Hillary Clinton Urges Dems to ‘Vote for the Person Most Likely to Win’ in 2020

By Joe Otterson

Hillary Clinton called for Americans to come to grips with “basic facts” of reality in an appearance at the Television Critics Association winter press tour on Friday.

“We’ve got to somehow understand that you can’t make good decisions in a democracy if we can’t even agree on basic facts, if we cant have some understanding of what the evidence is on which we base our decisions,” Clinton said. “And even though the media has a great role in transporting us and challenging us and taking us out of our everyday reality, there does need to be a kind of base reality that people can tune into and feel they can rely on.”

Clinton appeared at the press tour in support of the Hulu four-part documentary series “Hillary,” which details the former U.S. Senator and Secretary of State’s time on the 2016 Presidential campaign trail through never-before-seen footage. The series also features interviews with Bill and Chelsea Clinton, as well as friends and journalists.

She fielded a range of questions from the audience, including what she feels the most important message of the series will ultimately be.

“I think the most important message is we are…in a real struggle with a form of politics that is incredibly negative, exclusive, mean-spirited, and its going to be up to every voter, not only people who vote in Democratic primaries to recognize that this is no ordinary time,” she said. “This is an election that will have such profound impact so take your vote seriously. And for the Democratic voters, try to vote for the  person you think is most likely to win because at the end of the day that is what will matter. And not just the popular vote, but the electoral college too.”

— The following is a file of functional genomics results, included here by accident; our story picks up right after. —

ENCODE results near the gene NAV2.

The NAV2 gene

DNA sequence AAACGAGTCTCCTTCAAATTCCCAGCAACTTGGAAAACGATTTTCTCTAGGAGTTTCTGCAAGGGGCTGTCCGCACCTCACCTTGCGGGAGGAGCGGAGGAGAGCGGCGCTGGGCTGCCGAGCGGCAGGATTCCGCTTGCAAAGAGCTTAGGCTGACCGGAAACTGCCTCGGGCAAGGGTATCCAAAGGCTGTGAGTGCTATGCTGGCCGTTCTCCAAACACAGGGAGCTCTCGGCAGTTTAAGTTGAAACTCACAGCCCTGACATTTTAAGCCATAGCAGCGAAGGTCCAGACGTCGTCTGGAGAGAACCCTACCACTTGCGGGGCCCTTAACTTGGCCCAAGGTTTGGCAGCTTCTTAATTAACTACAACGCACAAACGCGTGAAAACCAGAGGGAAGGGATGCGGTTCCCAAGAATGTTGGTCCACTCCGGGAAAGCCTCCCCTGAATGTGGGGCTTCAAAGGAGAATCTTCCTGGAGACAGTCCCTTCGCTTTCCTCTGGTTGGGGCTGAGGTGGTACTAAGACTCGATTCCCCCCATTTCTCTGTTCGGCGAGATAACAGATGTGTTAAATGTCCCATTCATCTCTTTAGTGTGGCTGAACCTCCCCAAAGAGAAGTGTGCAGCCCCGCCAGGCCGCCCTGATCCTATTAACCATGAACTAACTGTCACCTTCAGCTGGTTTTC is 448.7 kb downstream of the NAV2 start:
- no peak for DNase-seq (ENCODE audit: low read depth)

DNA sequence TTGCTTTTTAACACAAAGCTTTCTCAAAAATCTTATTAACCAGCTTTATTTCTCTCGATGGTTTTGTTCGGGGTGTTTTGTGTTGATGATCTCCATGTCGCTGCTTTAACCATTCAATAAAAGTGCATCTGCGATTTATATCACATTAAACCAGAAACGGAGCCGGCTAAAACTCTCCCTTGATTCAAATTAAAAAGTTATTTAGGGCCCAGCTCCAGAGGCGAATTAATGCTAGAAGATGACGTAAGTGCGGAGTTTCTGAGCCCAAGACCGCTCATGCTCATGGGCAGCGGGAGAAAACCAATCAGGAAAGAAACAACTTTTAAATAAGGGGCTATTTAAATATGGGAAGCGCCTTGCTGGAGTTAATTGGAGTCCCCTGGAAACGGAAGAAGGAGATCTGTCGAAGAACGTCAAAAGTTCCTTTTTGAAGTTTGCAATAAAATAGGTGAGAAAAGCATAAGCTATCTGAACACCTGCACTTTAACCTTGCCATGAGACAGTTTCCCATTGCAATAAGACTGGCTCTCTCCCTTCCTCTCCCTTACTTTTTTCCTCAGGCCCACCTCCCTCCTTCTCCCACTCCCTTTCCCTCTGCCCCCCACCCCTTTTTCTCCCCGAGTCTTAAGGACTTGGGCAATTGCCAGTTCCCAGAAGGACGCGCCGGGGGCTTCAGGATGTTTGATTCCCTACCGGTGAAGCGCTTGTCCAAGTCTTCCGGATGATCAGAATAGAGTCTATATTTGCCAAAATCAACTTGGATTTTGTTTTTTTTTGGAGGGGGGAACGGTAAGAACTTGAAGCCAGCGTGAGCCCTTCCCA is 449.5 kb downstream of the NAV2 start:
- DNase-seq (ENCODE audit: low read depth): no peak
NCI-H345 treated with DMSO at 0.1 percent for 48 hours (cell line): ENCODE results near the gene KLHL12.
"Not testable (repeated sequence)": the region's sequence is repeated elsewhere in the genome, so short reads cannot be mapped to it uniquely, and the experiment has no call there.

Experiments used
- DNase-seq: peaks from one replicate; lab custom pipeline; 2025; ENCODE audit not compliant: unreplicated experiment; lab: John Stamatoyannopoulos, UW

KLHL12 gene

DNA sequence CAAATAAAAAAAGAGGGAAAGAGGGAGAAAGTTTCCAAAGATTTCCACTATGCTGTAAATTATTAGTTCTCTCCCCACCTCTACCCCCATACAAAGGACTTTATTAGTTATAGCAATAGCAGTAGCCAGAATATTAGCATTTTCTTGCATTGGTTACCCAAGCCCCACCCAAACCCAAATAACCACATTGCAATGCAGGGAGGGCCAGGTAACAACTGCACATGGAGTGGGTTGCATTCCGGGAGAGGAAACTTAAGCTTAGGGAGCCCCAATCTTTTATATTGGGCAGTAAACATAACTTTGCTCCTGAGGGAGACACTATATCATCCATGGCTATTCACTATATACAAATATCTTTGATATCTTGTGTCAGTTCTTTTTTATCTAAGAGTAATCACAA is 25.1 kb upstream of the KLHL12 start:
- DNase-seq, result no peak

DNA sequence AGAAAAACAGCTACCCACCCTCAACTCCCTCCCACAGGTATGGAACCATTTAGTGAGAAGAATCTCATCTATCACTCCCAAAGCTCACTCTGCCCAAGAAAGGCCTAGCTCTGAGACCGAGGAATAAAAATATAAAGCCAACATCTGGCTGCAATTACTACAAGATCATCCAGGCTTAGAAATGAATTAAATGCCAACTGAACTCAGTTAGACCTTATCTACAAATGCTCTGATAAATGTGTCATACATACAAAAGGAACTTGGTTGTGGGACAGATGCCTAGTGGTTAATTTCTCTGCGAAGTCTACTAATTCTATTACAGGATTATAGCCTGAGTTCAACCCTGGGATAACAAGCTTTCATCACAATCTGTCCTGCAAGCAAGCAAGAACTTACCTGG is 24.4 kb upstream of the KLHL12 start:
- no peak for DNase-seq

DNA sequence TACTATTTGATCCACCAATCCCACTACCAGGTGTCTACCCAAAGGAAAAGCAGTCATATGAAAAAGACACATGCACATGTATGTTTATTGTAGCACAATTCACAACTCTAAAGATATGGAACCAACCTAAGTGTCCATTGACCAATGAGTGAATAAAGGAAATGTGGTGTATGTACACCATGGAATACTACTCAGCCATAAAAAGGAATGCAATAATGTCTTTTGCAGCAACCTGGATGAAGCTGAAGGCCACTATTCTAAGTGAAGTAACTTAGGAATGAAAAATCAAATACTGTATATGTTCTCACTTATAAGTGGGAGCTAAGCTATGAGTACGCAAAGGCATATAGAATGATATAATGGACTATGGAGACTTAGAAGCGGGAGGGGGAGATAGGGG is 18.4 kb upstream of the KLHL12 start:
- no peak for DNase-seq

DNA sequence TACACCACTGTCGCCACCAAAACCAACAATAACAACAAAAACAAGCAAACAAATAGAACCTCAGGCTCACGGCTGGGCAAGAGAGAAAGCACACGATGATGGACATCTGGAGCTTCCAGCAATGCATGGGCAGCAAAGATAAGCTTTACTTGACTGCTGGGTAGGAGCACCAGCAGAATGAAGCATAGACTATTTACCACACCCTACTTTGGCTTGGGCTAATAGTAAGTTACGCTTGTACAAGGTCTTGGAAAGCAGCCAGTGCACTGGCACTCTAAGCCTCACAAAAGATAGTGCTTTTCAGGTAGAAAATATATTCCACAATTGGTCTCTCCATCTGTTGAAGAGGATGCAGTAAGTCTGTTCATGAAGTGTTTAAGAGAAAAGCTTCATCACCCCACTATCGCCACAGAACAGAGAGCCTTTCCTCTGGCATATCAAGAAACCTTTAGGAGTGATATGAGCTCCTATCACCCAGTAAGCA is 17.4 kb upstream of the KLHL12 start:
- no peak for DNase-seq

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That last line drew laughs from the audience, as Clinton infamously beat President Donald Trump in the popular vote in 2016 but lost the electoral college vote.

Clinton never specifically named Trump in her remarks, but did clearly comment on the current administration.

“It wasn’t so long ago that we actually had a President that we didn’t have to worry every morning when we woke up about what was going to happen that day, or what crazy tweet would threaten war or some other awful outcome,” she said.

“You can disagree with the facts, but there are facts,” she continued. “You can choose not to vaccinate your children but there are facts. You can choose not to believe in climate change, but there are facts. And somehow we’ve got to shoulder that responsibility not only at a political leadership level but literally at the citizen, activist, concerned human being level.”